Susan Hayward – Brooklyn Bombshell

Day 311 of Colourisation Project – March 14

Challenge: to publish daily a colourised photo that has some significance around the day of publication.

Hollywood wouldn’t be Hollywood without its stories of love, lust, infidelities, revenge, murder, jealousy, mental illness, alcoholism, etc.  I’m not talking about the fabricated stuff of movies, the art imitating life imaginations of script-writers.  I’m talking about the real life drama that grips the town on an all too regular basis; the legends that Hollywood has unfurled in the public sphere, like that of Frances Farmer, Ramon Navarro, Loretta Young, George Reeves, Lupe Vélez, and Gene Tierney to name a few.  Click on the links for their stories that I’ve written about in earlier blogs.

There is one Hollywood legend that continues to fascinate adoring fans and that is that the U.S. government was responsible for the death of talented actress, Susan Hayward on this day, March 14, 1975. Hayward died from multiple cancerous and inoperable brain tumors, a few months shy of her 58th birthday.

Susan Hayward

Publicity Still ~ Susan Hayward ~ Colourised by Loredana Crupi

There is some speculation that Hayward may have developed cancer from toxic radioactive fallout from U.S. nuclear testing facility at Utah, not far from where she was shooting The Conqueror in 1956 with John Wayne. Not only were they exposed to the radioactive fallout during the making of the film, but producer Howard Hawks had several tons of red soil from the location shipped back to Hollywood to create a more realistic effect in the studio scenes.

No bombs were tested during the actual filming of The Conqueror, but 11 explosions occurred the year before depositing long-lasting radiation over the area.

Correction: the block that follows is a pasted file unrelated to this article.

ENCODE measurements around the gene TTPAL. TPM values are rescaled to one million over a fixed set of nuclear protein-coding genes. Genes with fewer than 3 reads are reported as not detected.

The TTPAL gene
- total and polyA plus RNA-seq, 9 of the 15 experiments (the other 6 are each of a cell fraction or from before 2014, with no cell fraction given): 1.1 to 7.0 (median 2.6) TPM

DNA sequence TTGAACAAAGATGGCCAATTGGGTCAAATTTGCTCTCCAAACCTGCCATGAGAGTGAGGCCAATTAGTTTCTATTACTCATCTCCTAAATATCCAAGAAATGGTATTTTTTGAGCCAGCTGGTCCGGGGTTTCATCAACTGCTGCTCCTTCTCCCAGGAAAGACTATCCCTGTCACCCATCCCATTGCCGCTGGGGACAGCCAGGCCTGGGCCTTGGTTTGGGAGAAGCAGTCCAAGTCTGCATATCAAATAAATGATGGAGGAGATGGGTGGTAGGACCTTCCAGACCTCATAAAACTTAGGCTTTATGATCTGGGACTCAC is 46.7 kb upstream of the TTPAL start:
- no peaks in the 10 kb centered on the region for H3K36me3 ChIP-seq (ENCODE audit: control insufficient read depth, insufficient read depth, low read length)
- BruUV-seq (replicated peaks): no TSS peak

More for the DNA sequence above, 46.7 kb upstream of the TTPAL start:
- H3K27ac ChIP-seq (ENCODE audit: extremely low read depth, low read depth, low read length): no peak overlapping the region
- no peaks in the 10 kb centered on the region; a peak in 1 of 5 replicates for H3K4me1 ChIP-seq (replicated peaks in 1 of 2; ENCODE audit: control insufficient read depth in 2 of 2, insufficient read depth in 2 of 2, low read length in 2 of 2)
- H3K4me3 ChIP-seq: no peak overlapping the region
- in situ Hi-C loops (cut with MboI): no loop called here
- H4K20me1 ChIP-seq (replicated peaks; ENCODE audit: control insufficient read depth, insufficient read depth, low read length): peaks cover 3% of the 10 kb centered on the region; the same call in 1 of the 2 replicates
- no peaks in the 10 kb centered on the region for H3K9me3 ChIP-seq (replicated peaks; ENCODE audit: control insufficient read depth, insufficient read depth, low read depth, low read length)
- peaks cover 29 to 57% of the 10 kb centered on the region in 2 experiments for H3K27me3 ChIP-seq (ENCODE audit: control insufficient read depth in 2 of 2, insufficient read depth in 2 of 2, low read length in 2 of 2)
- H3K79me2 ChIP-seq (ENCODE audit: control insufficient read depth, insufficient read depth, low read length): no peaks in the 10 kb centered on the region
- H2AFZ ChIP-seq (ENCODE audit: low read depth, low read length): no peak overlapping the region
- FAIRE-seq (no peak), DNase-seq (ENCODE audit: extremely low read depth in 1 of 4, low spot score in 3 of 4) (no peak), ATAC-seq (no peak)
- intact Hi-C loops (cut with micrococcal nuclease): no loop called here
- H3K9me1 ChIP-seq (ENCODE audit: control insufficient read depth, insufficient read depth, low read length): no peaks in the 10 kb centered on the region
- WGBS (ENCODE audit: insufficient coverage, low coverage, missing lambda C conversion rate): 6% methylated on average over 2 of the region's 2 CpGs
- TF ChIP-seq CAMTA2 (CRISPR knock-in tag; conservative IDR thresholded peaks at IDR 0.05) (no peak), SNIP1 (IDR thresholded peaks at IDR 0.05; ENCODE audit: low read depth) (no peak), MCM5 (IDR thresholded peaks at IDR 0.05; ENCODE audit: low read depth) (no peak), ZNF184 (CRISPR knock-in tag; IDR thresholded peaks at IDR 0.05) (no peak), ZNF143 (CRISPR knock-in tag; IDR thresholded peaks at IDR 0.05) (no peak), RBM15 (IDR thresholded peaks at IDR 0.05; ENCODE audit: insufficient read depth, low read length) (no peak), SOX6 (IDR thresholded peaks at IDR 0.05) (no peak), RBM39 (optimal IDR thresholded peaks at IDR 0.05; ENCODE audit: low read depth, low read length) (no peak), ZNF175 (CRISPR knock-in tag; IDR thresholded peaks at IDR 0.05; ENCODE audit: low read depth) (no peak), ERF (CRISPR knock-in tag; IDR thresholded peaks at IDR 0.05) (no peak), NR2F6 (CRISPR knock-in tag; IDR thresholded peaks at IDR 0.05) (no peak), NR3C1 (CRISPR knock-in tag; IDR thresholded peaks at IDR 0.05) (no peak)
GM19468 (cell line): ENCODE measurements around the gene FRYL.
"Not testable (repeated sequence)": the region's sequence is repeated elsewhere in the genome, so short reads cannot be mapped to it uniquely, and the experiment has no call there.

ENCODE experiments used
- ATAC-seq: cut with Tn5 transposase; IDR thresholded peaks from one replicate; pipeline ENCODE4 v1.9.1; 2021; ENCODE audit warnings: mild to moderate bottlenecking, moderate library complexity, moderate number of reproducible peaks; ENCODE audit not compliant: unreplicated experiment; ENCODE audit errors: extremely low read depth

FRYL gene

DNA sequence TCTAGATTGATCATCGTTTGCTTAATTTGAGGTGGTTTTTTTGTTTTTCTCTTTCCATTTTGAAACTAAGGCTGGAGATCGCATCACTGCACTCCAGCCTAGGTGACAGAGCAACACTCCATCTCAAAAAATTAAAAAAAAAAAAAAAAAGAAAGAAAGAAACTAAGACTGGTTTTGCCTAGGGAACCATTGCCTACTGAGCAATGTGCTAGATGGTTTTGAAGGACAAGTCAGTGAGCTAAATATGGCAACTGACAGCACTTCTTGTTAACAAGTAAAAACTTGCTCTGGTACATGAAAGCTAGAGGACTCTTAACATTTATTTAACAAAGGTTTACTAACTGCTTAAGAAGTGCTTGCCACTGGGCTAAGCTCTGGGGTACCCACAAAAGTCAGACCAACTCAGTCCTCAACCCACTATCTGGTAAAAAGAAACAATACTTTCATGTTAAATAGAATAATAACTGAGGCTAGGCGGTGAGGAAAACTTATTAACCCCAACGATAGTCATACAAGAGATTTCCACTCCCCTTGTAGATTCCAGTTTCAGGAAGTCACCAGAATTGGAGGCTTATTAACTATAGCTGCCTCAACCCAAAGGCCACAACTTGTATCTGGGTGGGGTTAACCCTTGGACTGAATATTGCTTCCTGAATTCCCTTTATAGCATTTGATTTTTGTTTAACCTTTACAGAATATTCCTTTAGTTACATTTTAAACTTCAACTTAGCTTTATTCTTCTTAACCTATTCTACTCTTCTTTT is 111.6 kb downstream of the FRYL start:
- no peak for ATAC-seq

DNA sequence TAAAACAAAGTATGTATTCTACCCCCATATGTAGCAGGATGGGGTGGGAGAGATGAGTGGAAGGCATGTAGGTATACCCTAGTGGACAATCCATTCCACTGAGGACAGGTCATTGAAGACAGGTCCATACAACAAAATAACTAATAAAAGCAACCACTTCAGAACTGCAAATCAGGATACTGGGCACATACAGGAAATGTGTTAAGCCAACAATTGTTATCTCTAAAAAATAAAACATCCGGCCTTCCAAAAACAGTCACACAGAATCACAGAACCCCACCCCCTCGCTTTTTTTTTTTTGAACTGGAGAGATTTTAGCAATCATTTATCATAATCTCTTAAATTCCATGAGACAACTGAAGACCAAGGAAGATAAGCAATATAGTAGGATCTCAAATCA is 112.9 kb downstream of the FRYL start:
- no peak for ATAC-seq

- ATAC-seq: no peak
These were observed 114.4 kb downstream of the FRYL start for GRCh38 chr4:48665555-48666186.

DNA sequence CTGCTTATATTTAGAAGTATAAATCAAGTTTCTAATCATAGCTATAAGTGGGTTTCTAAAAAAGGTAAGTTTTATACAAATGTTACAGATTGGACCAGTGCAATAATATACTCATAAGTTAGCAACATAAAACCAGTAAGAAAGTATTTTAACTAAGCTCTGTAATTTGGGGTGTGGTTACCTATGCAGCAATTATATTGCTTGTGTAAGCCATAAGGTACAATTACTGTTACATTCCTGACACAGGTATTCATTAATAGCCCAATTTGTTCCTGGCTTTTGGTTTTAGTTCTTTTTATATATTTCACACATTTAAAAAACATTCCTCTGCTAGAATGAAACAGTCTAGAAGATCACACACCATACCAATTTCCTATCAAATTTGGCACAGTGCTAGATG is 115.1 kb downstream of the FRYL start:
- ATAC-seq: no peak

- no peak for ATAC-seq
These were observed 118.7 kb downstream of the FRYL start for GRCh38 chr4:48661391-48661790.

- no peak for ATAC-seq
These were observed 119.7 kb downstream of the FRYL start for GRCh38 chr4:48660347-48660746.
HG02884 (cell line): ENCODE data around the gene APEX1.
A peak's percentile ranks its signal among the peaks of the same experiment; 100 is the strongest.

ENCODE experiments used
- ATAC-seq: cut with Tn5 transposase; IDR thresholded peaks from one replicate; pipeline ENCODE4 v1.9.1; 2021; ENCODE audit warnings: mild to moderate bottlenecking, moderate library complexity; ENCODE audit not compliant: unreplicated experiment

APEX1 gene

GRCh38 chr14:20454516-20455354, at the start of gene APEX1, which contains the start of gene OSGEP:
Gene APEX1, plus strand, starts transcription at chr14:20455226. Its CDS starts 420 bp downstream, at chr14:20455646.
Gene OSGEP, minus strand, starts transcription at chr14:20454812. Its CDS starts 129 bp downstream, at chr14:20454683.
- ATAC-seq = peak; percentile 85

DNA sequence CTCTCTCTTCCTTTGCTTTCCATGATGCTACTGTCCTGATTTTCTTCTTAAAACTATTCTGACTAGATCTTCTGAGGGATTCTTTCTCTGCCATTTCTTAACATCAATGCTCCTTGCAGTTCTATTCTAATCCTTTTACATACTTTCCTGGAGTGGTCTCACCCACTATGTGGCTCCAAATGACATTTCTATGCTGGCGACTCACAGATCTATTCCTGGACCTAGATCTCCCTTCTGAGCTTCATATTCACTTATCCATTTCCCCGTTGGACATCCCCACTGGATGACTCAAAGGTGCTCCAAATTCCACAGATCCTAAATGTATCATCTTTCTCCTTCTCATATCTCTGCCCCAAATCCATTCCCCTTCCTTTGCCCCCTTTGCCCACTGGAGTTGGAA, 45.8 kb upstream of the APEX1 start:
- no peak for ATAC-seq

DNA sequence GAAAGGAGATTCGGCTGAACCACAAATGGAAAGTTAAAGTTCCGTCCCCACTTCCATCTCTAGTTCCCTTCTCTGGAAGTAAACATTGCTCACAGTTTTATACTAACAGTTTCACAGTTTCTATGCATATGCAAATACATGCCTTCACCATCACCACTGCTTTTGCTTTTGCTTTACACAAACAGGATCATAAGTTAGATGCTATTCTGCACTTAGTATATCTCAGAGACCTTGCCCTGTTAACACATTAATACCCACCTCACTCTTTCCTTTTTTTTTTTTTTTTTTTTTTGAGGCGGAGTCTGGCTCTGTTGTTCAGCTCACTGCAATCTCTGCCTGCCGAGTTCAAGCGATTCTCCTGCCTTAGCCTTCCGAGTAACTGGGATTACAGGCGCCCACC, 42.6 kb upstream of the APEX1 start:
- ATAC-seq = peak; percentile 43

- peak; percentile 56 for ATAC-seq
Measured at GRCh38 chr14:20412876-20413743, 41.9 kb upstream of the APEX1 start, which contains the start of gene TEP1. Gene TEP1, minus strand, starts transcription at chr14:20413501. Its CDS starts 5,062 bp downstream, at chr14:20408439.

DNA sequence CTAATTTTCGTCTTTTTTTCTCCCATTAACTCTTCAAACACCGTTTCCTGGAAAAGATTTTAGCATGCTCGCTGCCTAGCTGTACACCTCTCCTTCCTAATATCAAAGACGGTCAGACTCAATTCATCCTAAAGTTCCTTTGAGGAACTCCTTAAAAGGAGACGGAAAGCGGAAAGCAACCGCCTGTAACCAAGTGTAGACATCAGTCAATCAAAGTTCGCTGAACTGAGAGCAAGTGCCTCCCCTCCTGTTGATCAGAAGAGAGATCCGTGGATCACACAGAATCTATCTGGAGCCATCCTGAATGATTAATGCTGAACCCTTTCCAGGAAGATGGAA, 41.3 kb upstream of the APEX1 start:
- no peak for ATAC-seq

For some people, a surprisingly high incidence of cancer among cast and crew including, John Wayne, Agnes Moorehead, Pedro Armendáriz and the director Dick Powell, is evidence enough that they all may have been victims of nuclear fallout.

According to PEOPLE magazine in 1980, out of a cast and crew of 220 members, an astonishing 91 had contracted cancer. Forty-six of them died of the disease.

Dr. Robert C. Pendleton, director of radiological health at the University of Utah in 1980 said: “With these numbers, this case could qualify as an epidemic. The connection between fallout radiation and cancer in individual cases has been practically impossible to prove conclusively. But in a group this size you’d expect only 30-some cancers to develop. With 91, I think the tie-in to their exposure on the set of The Conqueror would hold up even in a court of law.”

Whatever the cause of death and whoever is to blame, one thing is certain; Susan Hayward was taken too young.

Ironically dubbed the ‘Brooklyn Bombshell’, she was one of Hollywood’s most successful film stars from the late 1940s through to the early 1960s. She started out as Edythe Marrenner, a fashion model from New York and made her mark on Hollywood playing strong, determined women who often came to tragic ends. She won Oscar nominations for her portrayals of three real-life women: singer Jane Froman in With a Song in My Heart (1952); singer Lillian Roth in I’ll Cry Tomorrow (1955); and convicted murderer Barbara Graham in film noir, I Want to Live! (1958).

Many film buffs consider her portrayal of the death row inmate in I Want to Live! for which she won the Academy Best Actress Award, to be one of the finest performances of all time.

Hayward has a star on the Hollywood Walk of Fame at 6251 Hollywood Boulevard.

I have included here today, a 9 minute condensed version of I Want to Live for your enjoyment.


My life is fair game for anybody. I spent an unhappy, penniless childhood in Brooklyn. I had to slug my way up in a town called Hollywood where people love to trample you to death. I don’t relax because I don’t know how. I don’t want to know how. Life is too short to relax.”    ~    Susan Hayward

This entry was posted in Colorization, Colourisation, Film, Hollywood, Opus Loredana, Photography, USA, Women, Women in Film & TV and tagged , , , , , , , , , , , , , , , , , , , . Bookmark the permalink.

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